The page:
Radial Arm Saw or Sliding Miter Saw or something else?

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Forum topic by rolandstronghammer posted 01-15-2016 08:40 PM 1505 views 0 times favorited 13 replies Add to Favorites Watch
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49 posts in 1665 days

01-15-2016 08:40 PM

Good day,

Unfortunately, I broke my chopsaw. I want to replace it and thought that I would better appreciate a sliding miter saw for longer cuts which I often do. Then I researched and found them to be quite expensive. A friend of mine has a craftsman 10inch radial arm saw that he’d let me buy for only $80. Initially this seemed like a great deal but as i did my research I learned that radial arm saws tend to go out of alignment pretty easily and have some inherent dangers do to the design.

What should I do?


13 replies so far

View Jim Finn's profile

Jim Finn

2839 posts in 3724 days

#1 posted 01-15-2016 10:11 PM

Get a sliding miter saw. I now have a Bosch and still have my old DeWalt that I used daily for 16 years. IT is true radial arm saws are dangerous and not very accurate. (In my experience)

-- No PHD just a DD214 Lubbock Texas

View Pointer's profile


453 posts in 1914 days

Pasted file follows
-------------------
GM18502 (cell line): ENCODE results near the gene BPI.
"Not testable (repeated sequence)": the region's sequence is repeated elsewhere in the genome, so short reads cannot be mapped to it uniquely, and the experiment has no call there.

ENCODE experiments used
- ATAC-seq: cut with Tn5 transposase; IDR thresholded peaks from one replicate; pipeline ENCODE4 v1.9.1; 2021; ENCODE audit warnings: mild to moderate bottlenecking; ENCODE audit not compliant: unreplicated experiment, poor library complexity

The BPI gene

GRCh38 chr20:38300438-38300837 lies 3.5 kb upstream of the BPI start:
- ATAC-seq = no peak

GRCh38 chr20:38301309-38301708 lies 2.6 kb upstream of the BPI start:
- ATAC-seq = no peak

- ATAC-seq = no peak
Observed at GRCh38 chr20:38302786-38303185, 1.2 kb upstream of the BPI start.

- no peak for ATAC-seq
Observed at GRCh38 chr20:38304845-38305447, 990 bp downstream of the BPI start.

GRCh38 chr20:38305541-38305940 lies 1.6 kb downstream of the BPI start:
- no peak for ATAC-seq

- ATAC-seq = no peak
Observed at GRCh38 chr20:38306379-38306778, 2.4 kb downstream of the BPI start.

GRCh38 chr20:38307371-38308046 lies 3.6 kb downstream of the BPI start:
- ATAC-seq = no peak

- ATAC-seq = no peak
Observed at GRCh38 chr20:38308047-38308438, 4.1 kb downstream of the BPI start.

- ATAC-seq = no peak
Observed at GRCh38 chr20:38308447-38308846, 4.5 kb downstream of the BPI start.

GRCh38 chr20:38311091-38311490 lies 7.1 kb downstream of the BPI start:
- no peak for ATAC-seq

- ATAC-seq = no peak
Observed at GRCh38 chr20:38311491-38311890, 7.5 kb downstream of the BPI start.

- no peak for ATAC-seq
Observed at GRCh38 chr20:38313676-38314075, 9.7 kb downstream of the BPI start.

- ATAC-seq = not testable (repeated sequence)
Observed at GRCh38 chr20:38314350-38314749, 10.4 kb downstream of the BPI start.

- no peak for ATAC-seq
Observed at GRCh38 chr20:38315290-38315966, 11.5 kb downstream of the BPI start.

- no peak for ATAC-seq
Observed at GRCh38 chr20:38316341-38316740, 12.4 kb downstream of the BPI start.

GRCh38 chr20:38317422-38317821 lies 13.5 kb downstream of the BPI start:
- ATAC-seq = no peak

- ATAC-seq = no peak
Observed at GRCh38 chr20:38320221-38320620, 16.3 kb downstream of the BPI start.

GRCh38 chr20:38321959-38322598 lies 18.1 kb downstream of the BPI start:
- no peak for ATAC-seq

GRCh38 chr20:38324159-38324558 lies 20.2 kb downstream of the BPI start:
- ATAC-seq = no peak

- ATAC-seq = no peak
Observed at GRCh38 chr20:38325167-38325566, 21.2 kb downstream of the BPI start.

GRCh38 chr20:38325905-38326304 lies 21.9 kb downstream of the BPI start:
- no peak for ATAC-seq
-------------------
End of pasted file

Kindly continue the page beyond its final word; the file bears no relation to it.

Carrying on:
#2 posted 01-15-2016 10:43 PM

Before I had many tools of my own, I used my brother-in-law’s radial arm saw. I was trying to make some cuts that were not through cuts and the results were terrible. Even the through cuts left a lot to be desired. I bought a sliding compound miter saw when they went on sale and it has served me very well. It is much more versatile than a radial arm saw. Mine is a Rigid with a larger than normal table top. I have no regrets getting it.

-- Joe - I am not entirely worthless, I can always serve as a bad example.

View gfadvm's profile


14940 posts in 3493 days

#3 posted 01-16-2016 01:13 AM

A decent tablesaw sled and miter gauge will serve you better than the RAS or miter saw. At least id does for me. I use my RAS to rough cut long stock to length. I got my miter saw out of my shop and up to the sawmill to cut stickers.

-- " I'll try to be nicer, if you'll try to be smarter" gfadvm

View eflanders's profile